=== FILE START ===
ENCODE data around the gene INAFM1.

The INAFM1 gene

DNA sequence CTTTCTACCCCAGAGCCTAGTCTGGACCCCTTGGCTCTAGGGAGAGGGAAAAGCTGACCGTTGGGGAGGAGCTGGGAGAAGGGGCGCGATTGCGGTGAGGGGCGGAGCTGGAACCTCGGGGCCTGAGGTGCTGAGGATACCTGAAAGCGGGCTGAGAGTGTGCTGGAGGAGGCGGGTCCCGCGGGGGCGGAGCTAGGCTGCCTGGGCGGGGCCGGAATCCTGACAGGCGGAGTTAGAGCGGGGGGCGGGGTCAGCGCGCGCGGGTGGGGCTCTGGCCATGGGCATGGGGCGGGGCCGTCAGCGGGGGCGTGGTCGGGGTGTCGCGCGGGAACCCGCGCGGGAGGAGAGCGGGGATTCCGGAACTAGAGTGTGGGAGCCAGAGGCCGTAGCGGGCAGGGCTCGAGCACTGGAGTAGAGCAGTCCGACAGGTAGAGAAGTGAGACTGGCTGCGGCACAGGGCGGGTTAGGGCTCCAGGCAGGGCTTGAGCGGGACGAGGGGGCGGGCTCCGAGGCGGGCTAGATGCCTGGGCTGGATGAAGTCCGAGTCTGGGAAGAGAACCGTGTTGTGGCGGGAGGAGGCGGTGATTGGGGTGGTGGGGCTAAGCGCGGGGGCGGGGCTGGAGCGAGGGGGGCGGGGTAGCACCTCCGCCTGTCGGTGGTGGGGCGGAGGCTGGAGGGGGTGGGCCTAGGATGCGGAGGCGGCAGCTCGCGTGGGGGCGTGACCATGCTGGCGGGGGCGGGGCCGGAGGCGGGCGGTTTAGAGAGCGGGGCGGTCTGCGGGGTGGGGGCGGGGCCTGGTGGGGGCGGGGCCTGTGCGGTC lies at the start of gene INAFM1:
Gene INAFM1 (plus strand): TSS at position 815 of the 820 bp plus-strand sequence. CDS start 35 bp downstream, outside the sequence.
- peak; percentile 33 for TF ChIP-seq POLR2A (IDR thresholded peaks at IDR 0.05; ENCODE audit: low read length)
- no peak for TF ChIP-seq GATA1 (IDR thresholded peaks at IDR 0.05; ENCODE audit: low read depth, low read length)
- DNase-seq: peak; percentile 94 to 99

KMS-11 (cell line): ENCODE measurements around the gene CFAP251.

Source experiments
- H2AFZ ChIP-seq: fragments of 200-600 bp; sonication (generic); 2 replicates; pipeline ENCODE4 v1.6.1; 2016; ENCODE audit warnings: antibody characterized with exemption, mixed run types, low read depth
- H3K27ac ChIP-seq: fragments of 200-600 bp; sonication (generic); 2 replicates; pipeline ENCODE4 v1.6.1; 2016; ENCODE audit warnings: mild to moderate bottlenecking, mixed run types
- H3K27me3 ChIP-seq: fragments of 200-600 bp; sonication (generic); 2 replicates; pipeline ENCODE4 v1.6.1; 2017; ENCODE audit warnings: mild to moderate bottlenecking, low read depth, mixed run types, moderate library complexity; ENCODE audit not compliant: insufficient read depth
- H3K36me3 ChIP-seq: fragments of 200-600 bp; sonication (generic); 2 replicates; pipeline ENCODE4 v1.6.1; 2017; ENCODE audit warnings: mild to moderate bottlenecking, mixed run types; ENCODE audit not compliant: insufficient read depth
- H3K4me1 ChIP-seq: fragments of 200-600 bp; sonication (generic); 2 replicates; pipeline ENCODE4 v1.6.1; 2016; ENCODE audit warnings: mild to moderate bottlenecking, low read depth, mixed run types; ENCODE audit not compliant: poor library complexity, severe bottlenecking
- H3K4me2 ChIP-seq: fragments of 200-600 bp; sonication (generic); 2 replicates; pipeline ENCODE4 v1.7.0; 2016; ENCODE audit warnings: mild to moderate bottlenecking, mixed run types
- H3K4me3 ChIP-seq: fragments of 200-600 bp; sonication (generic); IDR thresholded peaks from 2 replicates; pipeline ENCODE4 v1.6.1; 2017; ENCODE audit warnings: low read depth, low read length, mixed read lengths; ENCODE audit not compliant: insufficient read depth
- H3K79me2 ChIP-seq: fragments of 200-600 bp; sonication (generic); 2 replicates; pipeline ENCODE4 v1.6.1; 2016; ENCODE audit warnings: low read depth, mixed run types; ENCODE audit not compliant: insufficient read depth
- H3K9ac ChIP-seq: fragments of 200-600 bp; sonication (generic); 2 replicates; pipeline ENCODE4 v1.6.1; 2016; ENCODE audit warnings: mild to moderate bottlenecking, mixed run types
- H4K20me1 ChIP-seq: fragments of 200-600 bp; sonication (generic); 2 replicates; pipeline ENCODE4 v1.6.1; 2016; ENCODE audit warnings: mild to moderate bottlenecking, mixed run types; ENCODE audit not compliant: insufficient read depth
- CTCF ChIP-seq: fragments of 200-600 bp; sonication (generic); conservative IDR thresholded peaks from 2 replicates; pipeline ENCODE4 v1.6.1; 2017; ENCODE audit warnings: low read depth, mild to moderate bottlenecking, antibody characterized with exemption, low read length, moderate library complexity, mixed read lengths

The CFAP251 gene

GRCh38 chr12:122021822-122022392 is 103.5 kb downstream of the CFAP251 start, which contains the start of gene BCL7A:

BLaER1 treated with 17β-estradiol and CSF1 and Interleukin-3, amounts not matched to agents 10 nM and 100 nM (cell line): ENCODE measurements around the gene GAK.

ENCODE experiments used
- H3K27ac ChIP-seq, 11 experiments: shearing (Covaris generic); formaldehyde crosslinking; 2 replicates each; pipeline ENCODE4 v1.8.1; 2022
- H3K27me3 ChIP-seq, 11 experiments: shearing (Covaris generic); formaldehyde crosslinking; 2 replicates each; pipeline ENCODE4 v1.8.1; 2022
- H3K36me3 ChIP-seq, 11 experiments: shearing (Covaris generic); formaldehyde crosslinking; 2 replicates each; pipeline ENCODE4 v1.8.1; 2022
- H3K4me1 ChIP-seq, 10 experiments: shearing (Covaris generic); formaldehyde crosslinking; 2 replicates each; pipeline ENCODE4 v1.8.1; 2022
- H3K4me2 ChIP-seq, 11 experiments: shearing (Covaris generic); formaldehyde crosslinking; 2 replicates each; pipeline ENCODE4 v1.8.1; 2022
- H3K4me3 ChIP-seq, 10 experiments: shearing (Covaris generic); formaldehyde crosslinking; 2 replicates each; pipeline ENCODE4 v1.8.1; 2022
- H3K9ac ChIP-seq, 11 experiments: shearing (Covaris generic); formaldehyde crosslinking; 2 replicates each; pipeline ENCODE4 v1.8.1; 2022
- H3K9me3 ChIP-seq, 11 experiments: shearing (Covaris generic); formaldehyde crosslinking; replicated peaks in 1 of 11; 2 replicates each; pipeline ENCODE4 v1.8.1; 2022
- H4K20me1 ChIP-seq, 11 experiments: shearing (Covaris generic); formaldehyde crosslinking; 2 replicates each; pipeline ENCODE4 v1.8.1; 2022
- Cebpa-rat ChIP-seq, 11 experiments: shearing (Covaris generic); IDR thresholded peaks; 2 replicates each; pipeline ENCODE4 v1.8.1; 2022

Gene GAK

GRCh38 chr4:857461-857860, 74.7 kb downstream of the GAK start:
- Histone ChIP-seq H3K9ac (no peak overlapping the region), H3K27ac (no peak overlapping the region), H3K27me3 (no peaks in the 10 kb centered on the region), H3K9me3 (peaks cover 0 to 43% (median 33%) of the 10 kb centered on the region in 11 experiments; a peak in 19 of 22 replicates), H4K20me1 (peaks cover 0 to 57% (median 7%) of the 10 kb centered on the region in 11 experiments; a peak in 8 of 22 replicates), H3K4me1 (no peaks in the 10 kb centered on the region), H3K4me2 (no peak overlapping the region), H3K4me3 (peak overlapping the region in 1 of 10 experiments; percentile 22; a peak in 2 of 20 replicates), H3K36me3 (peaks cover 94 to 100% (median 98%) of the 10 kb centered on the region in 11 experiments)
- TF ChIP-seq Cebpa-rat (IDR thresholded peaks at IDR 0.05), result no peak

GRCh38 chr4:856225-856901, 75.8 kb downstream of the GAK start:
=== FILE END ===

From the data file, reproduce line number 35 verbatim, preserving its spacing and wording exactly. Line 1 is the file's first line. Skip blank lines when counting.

Gene GAK